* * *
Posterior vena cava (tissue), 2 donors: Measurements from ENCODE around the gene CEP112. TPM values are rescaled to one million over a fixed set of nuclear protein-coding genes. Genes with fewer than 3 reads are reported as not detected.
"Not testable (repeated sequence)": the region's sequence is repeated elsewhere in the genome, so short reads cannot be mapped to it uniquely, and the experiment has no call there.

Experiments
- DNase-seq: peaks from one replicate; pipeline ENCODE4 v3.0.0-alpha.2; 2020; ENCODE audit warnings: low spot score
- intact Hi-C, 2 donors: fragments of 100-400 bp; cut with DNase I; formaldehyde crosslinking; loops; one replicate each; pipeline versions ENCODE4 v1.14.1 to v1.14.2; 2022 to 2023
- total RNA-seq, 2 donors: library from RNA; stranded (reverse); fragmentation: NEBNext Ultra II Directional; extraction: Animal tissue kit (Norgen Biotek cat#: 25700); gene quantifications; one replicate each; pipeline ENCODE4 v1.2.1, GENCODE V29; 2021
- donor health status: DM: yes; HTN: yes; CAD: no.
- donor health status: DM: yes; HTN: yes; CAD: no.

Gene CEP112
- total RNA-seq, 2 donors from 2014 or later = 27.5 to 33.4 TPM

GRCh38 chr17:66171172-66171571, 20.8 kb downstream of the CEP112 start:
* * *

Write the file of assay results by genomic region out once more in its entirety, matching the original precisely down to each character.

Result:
Posterior vena cava (tissue), 2 donors: Measurements from ENCODE around the gene CEP112. TPM values are rescaled to one million over a fixed set of nuclear protein-coding genes. Genes with fewer than 3 reads are reported as not detected.
"Not testable (repeated sequence)": the region's sequence is repeated elsewhere in the genome, so short reads cannot be mapped to it uniquely, and the experiment has no call there.

Experiments
- DNase-seq: peaks from one replicate; pipeline ENCODE4 v3.0.0-alpha.2; 2020; ENCODE audit warnings: low spot score
- intact Hi-C, 2 donors: fragments of 100-400 bp; cut with DNase I; formaldehyde crosslinking; loops; one replicate each; pipeline versions ENCODE4 v1.14.1 to v1.14.2; 2022 to 2023
- total RNA-seq, 2 donors: library from RNA; stranded (reverse); fragmentation: NEBNext Ultra II Directional; extraction: Animal tissue kit (Norgen Biotek cat#: 25700); gene quantifications; one replicate each; pipeline ENCODE4 v1.2.1, GENCODE V29; 2021
- donor health status: DM: yes; HTN: yes; CAD: no.
- donor health status: DM: yes; HTN: yes; CAD: no.

Gene CEP112
- total RNA-seq, 2 donors from 2014 or later = 27.5 to 33.4 TPM

GRCh38 chr17:66171172-66171571, 20.8 kb downstream of the CEP112 start: